The following was written by and from the perspective of Jeannie Campbell, Executive Vice President & COO of the National Council for Behavioral Health.
On November 11, Veterans Day, we honor our heroes – the men and women who answered the call to military service. We remember their achievements, their courage and their dedication and say thank you for their sacrifices.
As a 22-year Navy veteran, I can tell you how much this day of remembrance means to veterans and their families. But as we celebrate, I urge you to take a few minutes to remember those vets who are struggling with mental health and substance use disorders. They are facing their own personal battles and we owe them the best we can provide.
But getting help isn’t always easy for veterans and their families. We know that approximately 50 percent of returning service members who need treatment for mental health conditions seek it, but only half of them receive adequate care. A study we recently released with the Cohen Veterans Network revealed that lack of access to mental health services is the root cause of the mental health crisis in America.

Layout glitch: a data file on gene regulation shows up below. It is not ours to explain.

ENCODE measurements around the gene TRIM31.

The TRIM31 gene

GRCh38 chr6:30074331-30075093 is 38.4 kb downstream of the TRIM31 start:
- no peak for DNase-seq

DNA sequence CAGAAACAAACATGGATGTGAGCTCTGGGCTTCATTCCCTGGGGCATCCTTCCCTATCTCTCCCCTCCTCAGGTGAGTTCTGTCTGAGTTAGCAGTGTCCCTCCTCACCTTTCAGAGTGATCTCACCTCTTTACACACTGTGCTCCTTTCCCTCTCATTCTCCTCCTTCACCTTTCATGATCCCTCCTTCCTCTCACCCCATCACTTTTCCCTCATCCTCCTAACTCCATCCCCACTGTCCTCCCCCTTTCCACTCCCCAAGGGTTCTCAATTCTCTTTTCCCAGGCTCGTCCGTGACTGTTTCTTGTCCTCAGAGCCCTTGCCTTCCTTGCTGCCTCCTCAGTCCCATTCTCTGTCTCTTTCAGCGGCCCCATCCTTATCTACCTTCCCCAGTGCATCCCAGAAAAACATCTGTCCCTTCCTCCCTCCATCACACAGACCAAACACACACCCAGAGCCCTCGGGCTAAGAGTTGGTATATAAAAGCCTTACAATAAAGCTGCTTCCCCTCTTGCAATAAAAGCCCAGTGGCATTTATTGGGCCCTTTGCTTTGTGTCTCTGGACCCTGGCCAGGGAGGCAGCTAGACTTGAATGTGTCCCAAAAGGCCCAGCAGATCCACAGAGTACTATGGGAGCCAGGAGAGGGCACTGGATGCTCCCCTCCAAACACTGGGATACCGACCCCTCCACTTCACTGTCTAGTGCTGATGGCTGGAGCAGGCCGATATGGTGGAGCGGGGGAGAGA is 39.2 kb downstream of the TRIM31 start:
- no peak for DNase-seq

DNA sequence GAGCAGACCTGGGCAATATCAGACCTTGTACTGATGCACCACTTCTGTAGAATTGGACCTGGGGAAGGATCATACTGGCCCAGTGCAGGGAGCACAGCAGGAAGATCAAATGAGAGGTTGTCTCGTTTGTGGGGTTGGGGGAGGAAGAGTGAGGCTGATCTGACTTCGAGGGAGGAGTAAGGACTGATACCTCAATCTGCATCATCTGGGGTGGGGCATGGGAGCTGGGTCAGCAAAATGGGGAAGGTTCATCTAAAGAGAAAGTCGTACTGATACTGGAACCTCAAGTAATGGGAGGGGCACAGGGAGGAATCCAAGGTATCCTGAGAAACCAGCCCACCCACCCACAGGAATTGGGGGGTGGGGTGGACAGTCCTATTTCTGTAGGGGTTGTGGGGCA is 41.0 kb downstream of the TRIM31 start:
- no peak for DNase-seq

Our veterans and their families deserve more than they are getting. And, I know we have the will to provide it.
Too often, veterans fly under the radar and we miss the opportunity to connect with them, inform treatment planning decisions and help them access care and benefits. Five years ago, the American Nurses Association launched their “Have you ever served in the military?” campaign that not only encourages health care providers to ask the question; it provides guidance on how to ask and what to ask. I urge you to implement this dynamic program in your organization without delay.
One of our Strategic Partners, Relias Learning, in partnership with us and the Department of Defense Center for Deployment Psychology, is also working to ensure that providers are equipped to provide veterans and their families the level and quality of services they deserve with the Behavioral Healthcare Certification for Veterans Care Providers program. This series of 15 self-paced online courses is specifically designed to train civilian behavioral health and primary care providers about the nuances of military orientation and specific issues affecting veterans and their families.
We can start with a commitment to change how we talk to veterans and families and ensure that we’re equipped to recognize and respond to their needs – and that’s a good start, but much more needs to be done within our flawed system.
Read more on TheNationalCouncil.org.